I was sitting down to write something and then saw this thread on Twitter and decided, to hell with it, this is a brilliant dissection of how pharmacy benefit managers (PBM’s) work and why and how they’re contributing to high prices in health care.
There are several ways to read this thread. Certainly PBM’s are not practicing fairly and with consumers in mind. But their dance partner, insurance companies, are to blame as well for turning the other cheek to the “kickbacks” that the DJ, pharmaceutical companies, are paying the PBMs for promoting certain brand-named drugs over available (and much cheaper) generics.
This scenario is not an uncommon abstraction. In fact, I’m dealing with two similar scenarios right now:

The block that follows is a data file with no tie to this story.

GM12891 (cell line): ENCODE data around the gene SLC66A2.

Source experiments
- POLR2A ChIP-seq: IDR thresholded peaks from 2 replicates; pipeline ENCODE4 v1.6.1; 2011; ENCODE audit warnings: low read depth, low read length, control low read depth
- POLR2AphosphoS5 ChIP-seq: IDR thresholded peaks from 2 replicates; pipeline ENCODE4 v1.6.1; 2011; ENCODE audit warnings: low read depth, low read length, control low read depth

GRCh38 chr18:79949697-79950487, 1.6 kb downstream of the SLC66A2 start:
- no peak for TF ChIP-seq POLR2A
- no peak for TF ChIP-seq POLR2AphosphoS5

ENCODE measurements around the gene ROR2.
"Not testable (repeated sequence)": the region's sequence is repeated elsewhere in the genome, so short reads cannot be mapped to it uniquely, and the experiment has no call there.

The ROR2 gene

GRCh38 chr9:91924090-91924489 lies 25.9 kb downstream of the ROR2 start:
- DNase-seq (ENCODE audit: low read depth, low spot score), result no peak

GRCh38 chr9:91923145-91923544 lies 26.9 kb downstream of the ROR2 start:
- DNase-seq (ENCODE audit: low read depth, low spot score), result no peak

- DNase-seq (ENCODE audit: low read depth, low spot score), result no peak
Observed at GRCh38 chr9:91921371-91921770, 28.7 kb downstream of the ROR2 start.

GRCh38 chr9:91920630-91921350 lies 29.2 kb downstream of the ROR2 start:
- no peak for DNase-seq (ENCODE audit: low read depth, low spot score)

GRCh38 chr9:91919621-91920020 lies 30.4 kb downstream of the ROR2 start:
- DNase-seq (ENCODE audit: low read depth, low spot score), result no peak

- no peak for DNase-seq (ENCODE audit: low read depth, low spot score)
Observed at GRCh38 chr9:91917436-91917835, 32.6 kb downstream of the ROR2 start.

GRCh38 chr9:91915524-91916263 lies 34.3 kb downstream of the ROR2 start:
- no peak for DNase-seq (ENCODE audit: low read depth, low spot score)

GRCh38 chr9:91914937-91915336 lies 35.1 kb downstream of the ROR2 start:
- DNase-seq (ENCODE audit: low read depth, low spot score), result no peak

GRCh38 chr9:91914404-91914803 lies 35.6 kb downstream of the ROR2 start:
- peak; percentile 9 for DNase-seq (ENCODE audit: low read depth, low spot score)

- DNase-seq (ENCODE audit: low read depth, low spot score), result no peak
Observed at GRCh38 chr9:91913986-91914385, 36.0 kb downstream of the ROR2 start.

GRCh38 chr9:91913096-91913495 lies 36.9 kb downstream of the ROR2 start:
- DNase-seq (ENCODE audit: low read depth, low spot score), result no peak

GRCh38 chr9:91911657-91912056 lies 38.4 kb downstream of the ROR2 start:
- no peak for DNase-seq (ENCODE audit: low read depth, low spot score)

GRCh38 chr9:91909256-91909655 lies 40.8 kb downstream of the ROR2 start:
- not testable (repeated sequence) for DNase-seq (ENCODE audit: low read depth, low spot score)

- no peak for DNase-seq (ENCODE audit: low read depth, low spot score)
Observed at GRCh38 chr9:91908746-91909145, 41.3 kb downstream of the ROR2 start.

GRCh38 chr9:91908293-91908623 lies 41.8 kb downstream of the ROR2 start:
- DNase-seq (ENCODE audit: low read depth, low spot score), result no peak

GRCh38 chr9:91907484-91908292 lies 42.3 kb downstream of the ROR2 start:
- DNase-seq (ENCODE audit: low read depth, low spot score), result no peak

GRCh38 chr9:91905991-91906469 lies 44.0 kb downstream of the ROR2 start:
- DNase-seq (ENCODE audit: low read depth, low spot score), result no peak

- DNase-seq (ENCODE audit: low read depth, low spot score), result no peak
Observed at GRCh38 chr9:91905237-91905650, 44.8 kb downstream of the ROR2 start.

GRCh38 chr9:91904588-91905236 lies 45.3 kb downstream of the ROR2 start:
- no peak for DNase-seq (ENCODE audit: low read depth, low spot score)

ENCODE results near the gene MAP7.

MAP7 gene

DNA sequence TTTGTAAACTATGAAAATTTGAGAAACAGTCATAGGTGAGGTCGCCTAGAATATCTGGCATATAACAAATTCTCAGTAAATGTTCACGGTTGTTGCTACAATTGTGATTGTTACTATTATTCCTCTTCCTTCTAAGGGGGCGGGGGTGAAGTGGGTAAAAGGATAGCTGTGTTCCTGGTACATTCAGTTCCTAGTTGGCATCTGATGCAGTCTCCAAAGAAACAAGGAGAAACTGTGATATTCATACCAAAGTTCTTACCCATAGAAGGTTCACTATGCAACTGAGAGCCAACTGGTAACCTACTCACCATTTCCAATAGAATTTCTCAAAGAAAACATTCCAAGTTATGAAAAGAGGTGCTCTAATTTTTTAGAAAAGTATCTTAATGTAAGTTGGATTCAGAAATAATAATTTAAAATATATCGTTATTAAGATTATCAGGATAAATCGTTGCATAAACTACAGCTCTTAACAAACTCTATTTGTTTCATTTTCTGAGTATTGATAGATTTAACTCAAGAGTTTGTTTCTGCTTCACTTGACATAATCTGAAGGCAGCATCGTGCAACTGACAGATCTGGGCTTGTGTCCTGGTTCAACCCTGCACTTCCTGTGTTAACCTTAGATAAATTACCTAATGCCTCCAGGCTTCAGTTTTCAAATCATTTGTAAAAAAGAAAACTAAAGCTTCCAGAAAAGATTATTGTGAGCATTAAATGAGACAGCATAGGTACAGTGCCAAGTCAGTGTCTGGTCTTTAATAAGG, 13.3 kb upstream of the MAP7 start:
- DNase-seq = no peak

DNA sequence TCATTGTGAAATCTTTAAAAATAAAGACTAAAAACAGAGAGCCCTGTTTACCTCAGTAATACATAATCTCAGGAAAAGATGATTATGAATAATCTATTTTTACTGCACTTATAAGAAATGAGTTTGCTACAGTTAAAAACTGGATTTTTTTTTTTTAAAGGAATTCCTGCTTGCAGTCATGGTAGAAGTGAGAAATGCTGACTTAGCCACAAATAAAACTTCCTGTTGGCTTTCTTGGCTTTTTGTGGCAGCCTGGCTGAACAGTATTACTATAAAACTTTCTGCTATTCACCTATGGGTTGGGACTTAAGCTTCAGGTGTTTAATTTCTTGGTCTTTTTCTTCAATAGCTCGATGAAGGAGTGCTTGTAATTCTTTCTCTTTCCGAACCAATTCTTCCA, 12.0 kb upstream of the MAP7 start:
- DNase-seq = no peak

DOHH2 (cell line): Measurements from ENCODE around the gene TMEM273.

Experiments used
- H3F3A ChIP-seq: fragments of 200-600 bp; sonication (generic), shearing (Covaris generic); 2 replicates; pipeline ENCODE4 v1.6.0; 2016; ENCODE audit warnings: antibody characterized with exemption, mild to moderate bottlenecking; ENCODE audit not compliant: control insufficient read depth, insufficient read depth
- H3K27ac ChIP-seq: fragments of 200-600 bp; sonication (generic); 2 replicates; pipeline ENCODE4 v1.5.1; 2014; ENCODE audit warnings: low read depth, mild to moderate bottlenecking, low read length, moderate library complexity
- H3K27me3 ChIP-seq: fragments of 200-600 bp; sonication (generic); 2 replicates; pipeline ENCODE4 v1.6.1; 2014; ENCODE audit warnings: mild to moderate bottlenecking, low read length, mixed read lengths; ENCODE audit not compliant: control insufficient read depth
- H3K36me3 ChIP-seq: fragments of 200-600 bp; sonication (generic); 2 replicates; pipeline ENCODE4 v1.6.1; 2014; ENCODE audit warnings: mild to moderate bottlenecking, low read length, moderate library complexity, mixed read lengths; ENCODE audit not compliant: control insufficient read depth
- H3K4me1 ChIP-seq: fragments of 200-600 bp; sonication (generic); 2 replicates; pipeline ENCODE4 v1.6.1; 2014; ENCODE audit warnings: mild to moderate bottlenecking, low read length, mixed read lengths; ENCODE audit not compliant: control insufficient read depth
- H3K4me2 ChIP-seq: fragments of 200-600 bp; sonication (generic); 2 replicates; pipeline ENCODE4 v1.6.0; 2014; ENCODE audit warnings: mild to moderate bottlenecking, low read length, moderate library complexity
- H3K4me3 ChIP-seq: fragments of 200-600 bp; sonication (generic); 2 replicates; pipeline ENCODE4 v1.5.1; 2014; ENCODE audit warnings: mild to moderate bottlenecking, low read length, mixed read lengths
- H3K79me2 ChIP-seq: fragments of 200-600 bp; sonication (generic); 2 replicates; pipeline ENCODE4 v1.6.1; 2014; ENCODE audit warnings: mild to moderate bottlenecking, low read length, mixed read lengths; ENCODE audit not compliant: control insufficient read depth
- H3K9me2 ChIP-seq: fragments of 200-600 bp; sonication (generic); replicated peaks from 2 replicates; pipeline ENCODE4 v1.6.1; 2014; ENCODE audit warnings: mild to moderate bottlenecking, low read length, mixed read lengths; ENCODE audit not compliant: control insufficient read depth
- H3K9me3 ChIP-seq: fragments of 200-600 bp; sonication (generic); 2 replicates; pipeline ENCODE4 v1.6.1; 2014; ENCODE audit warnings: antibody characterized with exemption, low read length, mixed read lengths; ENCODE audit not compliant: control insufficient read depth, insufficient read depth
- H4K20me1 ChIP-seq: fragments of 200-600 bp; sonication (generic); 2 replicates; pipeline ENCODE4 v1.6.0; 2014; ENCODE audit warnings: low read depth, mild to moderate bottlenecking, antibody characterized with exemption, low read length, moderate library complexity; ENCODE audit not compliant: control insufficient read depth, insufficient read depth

1) a drug I’ve taken for 15 years isn’t covered through my pharmacy of choice, Walgreens, because my PBM is CVS Caremark.
Price to buy through CVS: $12
Price to buy through Walgreens: $421
2) A drug prescribed for my son that is not yet available in generic form costs $309 after the GoodRx discount. I don’t have any option other than to go without or take my chances on a different drug with different/more side effects.
I wrote about a similar type of phenomenon on my LinkedIn profile last week, with a link to the definition of a “Mexican standoff.” For the uninitiated, that’s when two or more people have guns pointed at each other and the only way out is mutually assured destruction…or working together. It’s a favorite movie trope of Quentin Tarantino, and it usually doesn’t end in cooperation.
Until the lords of health care figure out how to work together, it’s on us to look out for our own interests.Like